Star Trek: 15 Rules Starfleet Is Forced To Follow (And 10 They Always Break)

For many, Star Trek is the ultimate sci-fi franchise. Expertly combining high-level science fiction, moral complexity, politics, the sense of exploration and, of course, incredible battles and action sequences, Star Trek has one of the most compelling fictional universes in existence. Front and center within the far-future universe of the franchise is Starfleet, which is more-or-less both the government and military of Earth.

With an enormous fleet of starships and countless enlisted members, Starfleet and their mission to “boldly go where no man has gone before” is one of the most well-known elements of the series, and one of the most important in-universe organizations. Like all major organizations, though, Starfleet is filled with a lot of weird rules. And also like all major organizations, there are a lot of rules that are constantly broken.

In our list, we’ve come through countless general orders, regulations, protocols, charter articles, procedures, directives, guidelines and even some overarching Federation laws to bring you the strictest (and strangest) rules available… along with the ones that no one seems to care about.

Some of the major rules for Starfleet personnel might even shock the most hardened of Star Trek fan, though the captains and characters who are regular lawbreakers probably won’t. Then again, there are a few character who typically abide by regulations that surprisingly toss a select few to the wind, so you might be surprised after all.

With that in mind, let’s go to warp speed and tackle the 15 Rules Starfleet Is Forced To Follow (And 10 They Always Break).

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Picard rant in Star Trek First Contact
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25 Forced to Follow: Capital Punishment Exists For Only One Crime

Picard rant in Star Trek First Contact

One of the strictest laws developed within Starfleet was the abolishment of capital punishment. Even on our Earth in the current age, centuries before the events of Star Trek are meant to take place, there is a constant political grappling about the subject.

That said, Starfleet has an exception attached to the taking of lives as a punishment, and it’s legitimately weird: Don’t go to Talos IV. Should you break that simple order, you’ll face much worse than a court martial. The reason behind this is that the Talosians have immense hallucinatory powers, and they have chosen to remain isolated in order to protect other species from their destructive capabilities.

24 Forced To Follow: Yellow Alert Is Mandatory When Targeted By Lasers

Captain Picard facepalm

In The Next Generation episode “The Outrageous Okona”, the Enterprise is targeted by laser weapons. Regulations demand that Yellow Alert must be sounded, and shields must be raised. This amuses Picard and his crew, considering the fact that laser weapons wouldn’t even penetrate their navigational shields. Picard even jokes that the regulation is terribly old, and then sarcastically adds that they should prepare for the possibility of surrendering to their would-be aggressor.

The best part is that they actually followed the regulation, regardless of its obsolescence, despite the fact that the Enterprise could withstand an entire legion of laser-equipped vessels without a single scratch to its hull.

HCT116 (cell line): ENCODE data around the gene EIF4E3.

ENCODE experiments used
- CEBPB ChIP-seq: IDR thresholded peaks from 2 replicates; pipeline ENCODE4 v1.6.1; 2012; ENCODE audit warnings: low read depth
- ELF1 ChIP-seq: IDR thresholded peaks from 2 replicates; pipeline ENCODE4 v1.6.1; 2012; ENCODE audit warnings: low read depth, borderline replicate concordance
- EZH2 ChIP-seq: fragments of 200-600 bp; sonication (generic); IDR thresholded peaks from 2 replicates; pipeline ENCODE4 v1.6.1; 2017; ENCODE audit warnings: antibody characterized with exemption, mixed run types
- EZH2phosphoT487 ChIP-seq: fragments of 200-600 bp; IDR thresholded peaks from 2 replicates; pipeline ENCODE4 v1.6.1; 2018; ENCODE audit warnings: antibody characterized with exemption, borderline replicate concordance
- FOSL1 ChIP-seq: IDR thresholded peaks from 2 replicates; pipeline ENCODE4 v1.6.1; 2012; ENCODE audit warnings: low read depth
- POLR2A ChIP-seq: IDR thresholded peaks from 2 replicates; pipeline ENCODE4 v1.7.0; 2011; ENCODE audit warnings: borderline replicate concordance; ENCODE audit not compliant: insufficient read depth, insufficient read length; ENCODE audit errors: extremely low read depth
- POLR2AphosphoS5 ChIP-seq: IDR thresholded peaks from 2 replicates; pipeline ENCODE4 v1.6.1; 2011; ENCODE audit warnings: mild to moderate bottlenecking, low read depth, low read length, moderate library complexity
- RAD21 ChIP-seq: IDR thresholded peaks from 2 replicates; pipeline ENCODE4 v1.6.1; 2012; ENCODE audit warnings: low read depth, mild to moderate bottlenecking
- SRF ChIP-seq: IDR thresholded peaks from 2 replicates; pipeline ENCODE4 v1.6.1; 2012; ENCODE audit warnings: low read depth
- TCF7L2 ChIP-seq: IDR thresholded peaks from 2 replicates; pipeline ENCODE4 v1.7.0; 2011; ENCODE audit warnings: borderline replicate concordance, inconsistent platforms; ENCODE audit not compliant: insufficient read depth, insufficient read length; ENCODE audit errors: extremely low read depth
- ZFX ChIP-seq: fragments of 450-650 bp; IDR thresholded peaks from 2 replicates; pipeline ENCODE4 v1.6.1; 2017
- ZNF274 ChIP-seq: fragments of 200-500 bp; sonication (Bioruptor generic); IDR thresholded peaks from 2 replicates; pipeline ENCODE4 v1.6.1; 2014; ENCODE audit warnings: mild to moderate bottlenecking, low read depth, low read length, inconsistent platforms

23 Always Break: Intelligent Life Cannot Be Eliminated

Well, this is awkward. Starfleet Order 2 is a regulation that states that the taking of intelligent lifeforms can be tolerated. We guess Starfleet doesn’t take this seemingly serious rule too seriously.

In all fairness, there are countless situations within the various plots and series of Star Trek where the members of Starfleet are left with essentially no other choice than to defend themselves or eliminate a direct threat. It’s just strange and kind of amusing that a no nonsense, plainly stated rule like this exists, and that it’s generally never cited.

22 Force To Follow: Four Specific Artifacts Require Immediate Confiscation


This is one incredibly and oddly specific rule. General Order 16 states that any Starfleet ship that detects an energy signature emanating from one of the four Malkus Artifacts are required to immediately seek out and confiscate them.

For those who haven’t read the novel The Brave and the Bold, the Markus Artifacts are ancient and extremely powerful weapons leftover from a long extinct civilization. When framed like that, the rule makes total sense, but then again, why specifically the Malkus Artifacts and not any other of the countless, long-abandoned super weapons?

21 Forced To Follow: Starfleet Can Influence Civilian Businesses

Starfleet is seen a utopian civilization, with its citizens being incredibly happy, with basically all of our current day woes ceasing to exist under its watchful guidance. That said, Starfleet has a dark side, and while we’ll talk a far worse element of it later, this one is still pretty seedy.

Essentially, Starfleet can shut down a business it doesn’t like, for basically any reason. In Star Trek’s case, Sisko cited this regarding Quark’s bar on Deep Space 9, though he only used it as a threat to keep the Ferengi as close to the law as possible.

20 Always Break: Captains Must Resign If Emotionally Compromised

This particular regulation was brought to light with an incredibly effective demonstration in the 2009 Star Trek movie reboot. Kirk pushed Spock, the acting captain, to an emotional breakdown in order to seize control of the Enterprise and lead the crew to victory. So we’ve seen this rule in action, but we mostly don’t… even when we totally should.

Moments where it should have been used include any time Picard needed to come face-to-face with the Borg, or perhaps with the anti-Klingon Kirk, or (especially) when it came to Sisko engaging in political espionage against the Dominion after being pushed to the edge by the loss of Federation lives.

19 Forced To Follow: People Cannot Be Removed From A Planet Against Their Will

Star Trek Facts Transporter

While not a specific rule, there are multiple regulations related to the act, and it’s simultaneously reasonable and horrifying (specifically because it shows just how much power and precision a starship is capable of.) What’s most interesting about this series of rules is how morally gray they are.